Thanks to a substantial gift from Mrs. Earlam of Walker Street in memory of her late husband, a new hall with facilities was officially opened by Mrs. J.T. Jones (widow of the late Church Secretary) on 8 May 1965.  A baptistry and pulpit were also added and, on its closure in 1970, George Street Methodist Church donated second-hand pews.

This drawing was commissioned in 1980.
This drawing was commissioned in 1980.

The Pastors so far

From the beginning, the Chapel had largely relied on visiting ministers and lay preachers to conduct services and as Hoole Baptist Church, this had continued; however, in the 1960s the Church began to consider appointing a minister. The Pastor/Ministers to date are:

  • 1966 – 1974   Rev. Ralph Gower
  • 1974 – 1975   Rev. Goos Vedder
  • 1977 – 1990   Rev. Russell Howell
  • 1994 –            Rev. Andy Glover 


This extended building, now known as Hoole Lighthouse Centre, remains the base for much of Hoole Baptist Church’s work including its offices.  As you will see elsewhere on this website, the majority of its weekly children’s and youth activities take place here as we continue to work on the foundations of those nineteenth century pioneers who set out to serve God in this community and across the City of Chester.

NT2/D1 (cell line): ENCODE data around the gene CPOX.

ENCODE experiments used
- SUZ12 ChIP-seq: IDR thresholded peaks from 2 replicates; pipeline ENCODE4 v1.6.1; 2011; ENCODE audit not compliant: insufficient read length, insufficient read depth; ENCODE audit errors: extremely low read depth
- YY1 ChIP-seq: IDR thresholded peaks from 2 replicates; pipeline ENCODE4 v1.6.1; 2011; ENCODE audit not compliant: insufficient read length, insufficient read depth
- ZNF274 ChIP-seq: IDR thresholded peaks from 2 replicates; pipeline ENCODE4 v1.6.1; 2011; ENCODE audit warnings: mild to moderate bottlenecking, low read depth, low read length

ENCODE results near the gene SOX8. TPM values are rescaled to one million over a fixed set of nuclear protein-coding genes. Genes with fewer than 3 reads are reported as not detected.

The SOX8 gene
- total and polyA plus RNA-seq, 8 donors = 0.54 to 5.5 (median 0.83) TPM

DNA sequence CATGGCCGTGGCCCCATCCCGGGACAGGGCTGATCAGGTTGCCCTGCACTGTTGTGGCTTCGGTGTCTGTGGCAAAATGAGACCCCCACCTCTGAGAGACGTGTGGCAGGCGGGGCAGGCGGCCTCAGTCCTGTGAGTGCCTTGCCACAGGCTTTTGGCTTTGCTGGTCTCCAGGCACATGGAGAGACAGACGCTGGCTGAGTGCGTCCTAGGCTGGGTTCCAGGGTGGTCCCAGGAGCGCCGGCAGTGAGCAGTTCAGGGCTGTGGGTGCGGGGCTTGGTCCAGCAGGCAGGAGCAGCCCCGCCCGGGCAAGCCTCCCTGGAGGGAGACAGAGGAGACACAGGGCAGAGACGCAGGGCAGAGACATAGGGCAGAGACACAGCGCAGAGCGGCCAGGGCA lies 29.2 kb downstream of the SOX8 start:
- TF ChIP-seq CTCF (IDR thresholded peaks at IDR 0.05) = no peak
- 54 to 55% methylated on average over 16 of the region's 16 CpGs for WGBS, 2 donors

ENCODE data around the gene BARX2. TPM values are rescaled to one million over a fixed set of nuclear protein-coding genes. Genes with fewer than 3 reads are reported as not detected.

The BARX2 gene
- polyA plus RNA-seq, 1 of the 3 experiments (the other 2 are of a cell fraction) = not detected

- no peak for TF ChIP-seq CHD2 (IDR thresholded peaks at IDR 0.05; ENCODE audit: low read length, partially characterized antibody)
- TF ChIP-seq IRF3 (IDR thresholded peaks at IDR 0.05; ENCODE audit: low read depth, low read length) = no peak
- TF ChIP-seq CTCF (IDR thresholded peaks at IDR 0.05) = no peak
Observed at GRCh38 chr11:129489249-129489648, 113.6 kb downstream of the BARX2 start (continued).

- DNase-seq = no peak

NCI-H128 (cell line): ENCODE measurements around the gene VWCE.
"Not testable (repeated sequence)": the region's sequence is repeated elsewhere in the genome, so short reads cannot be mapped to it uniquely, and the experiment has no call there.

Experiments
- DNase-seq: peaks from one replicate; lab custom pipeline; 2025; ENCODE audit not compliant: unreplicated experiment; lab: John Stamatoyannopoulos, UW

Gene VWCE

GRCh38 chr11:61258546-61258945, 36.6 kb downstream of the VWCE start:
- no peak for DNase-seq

1. 1851 Census
  2. 1881 (Kelly’s Directory)
  3. View stone immediately under roof apex on Westminster Road elevation (this stone was raised to its present position when the Westminster Road window was installed in 1997)
  4. Conveyance dated 1st September 1911 made between The Personal Representatives of H.F. Richards deceased (1) and The Trustees of the Grosvenor Park Baptist Chapel, Chester (2)
  5. 5,929 (incs. 531 inmates of Chester Union Workhouse) (Kelly’s Directory)


  • Cheshire Record Office
  • Hoole Millennium Book
  • Jackie Sears for 1980 Drawing